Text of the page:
Friday, October 24th, 2008
3rd Floor Conference Room 1, 9:00 - 11:30 A.M.
Taftsville Covered Bridge, Woodstock
Attendance: J.B. McCarthy, Warren Tripp, John Weaver (project manger); Wayne Symonds; Eric Gilbertson; Nancy Boone; Bob McCullough (recorder), Joe Nelson (Vermont Covered Bridge Society), Ron Joy (McFarland-Johnson, Consulting Engineers), and Neil Daniels (restoration contractor). Phil Swanson (Woodstock Town Manager), invited but unable to attend.
Introduction by Warren Tripp: Project identified via application to FHWA Covered Bridge Program (Senator Jeffords legislation) in the amount of 1.5 million, which may not be enough. In addition to consulting services provided by McFarland-Johnson, stone artisan Michael Weisberg of Thistle Stoneworks issued a report regarding the center pier and abutments. The project involves a number of difficult problems.
Project Presentation by Ron Joy: The Taftsville Bridge is a two-span, modified multiple king-post truss built in 1836 by Solomon Emmons, and reinforced by laminated arches, introduced during the early 20th century. Arches and trusses work independently for much of the load. The east span is 88 feet (arch contains 10 laminates) and the west span is 100 feet (arch contains 12 laminates). Longitudinal distribution beams were added c. 1970, and the deck is a nail laminate surface protected by runner planks.
The bridge is on a Class 2 town highway, carries approximately 1,000 vehicles per day, and is posted for 8 tons. Other crossings are located nearby, but the desirable load rating is 10 tons. Vertical clearance is 10 feet, limited by metal knee braces that the town would like to remove. Elevation clears the 100 year flood mark, reaching to just below the lower truss chord.
Superstructure. Arches lean, and laminate defects include impact damage, weathering, splitting, rot, and distortion. The springing points of the arches are contained by uncertain methods in the stone center pier and abutments. Tie rods restraining lateral movement of arches are not effective. Trusses sag and portions of the hand-hewn lower truss chords reveal rot. Some diagonals reveal splits, checks, and rot. Some posts reveal splits, holes, and rot. Portions of the upper chords reveal splits, rot, and holes.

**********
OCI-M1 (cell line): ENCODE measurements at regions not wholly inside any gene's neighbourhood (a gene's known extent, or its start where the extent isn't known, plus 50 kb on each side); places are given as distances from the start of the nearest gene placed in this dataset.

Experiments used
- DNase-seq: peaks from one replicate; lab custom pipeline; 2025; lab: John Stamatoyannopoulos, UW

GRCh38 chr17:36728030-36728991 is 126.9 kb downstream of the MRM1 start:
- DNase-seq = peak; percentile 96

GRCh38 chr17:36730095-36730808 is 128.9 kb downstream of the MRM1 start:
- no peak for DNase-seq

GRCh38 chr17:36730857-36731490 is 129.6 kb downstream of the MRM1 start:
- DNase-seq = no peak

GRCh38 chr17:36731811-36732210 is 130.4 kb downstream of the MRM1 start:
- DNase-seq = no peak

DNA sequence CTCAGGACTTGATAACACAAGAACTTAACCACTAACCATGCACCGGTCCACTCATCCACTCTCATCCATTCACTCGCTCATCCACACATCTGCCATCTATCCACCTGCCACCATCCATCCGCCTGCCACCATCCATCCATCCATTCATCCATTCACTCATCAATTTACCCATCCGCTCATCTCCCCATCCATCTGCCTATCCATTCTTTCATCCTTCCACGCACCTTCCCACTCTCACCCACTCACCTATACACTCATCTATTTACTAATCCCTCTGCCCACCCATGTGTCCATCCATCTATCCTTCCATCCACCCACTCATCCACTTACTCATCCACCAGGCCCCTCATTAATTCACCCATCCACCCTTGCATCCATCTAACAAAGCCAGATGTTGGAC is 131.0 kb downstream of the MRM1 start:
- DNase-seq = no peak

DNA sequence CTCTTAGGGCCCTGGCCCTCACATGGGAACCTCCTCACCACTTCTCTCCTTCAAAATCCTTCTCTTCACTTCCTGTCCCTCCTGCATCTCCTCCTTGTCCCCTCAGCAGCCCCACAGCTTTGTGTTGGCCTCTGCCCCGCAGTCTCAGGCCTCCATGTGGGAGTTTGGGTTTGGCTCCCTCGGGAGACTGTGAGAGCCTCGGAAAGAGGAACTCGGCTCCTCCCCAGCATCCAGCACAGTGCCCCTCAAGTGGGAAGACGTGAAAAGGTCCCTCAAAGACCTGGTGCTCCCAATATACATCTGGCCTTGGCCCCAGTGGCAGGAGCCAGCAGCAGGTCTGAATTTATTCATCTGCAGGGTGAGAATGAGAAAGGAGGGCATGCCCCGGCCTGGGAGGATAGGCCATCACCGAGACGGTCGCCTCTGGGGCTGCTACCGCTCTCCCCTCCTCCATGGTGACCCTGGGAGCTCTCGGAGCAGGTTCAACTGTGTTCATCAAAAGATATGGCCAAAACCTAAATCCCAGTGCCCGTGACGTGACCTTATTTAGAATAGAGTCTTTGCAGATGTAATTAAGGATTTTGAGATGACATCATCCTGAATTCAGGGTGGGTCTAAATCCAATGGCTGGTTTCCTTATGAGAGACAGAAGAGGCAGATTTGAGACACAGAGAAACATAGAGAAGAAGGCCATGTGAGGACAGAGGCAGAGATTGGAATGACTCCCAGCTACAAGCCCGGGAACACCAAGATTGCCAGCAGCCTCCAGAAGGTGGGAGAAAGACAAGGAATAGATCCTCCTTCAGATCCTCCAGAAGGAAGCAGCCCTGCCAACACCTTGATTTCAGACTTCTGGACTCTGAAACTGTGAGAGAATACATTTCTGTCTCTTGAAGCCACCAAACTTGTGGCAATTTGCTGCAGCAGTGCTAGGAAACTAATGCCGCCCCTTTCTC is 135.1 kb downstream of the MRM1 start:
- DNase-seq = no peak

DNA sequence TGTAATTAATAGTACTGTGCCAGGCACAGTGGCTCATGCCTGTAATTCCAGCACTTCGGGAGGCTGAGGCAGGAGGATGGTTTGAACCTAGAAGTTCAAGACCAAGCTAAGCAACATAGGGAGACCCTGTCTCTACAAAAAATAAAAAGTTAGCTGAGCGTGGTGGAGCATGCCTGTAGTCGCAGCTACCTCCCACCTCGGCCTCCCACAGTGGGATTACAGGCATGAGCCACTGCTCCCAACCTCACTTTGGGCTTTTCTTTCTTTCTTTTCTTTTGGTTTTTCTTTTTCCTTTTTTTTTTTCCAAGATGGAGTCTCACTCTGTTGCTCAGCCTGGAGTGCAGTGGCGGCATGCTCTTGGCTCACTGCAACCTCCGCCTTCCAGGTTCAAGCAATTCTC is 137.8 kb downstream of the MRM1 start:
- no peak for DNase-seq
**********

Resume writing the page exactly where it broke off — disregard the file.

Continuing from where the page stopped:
Substructure. Stone abutments and pier are dry-laid stone of various types and courses. Both abutments are set on ledge and have been reinforced by a concrete skirt to protect against scour erosion; concrete bearing pads support truss chords and bolster beams. Some stone courses in the center pier appear to be damaged, and the pier also has been reinforced by a concrete skirt; timber cribbing provides bearing points for the truss chords. Strength, condition, and design of housing for arch springing points is unknown.
Discussion: Discussion ensued, focusing on several topics, including: (1) the merits of replacing the arches; (2) the integrity of the pier housing for the arches; (3) the integrity of the lower chords; (4) integrity of the floor beams; (5) integrity of the abutments and center pier, particularly the latter; and (6) construction methods, schedule and availability of funding.
1. Arches Before replacement may be considered, preservation plan requires a showing that historic materials have deteriorated beyond the point of repair. Various options for repair should be considered including partial replacement of deteriorated laminates; injecting epoxy consolidation; reinforcing bolt system; strengthening the x-bracing system. Consultant's report indicates arches are capable of carrying an 18 ton load, but the bridge only needs to carry 10 tons, which creates greater flexibility for options. The Pulp Mill Bridge in Middlebury has similar arches, which will be repaired. Difficulties of repair include partially disassembling the laminate. Concern about disassembling the bridge - and the difficulty of reassembling it without engaging in extensive replacement of materials - was also voiced. More information is needed.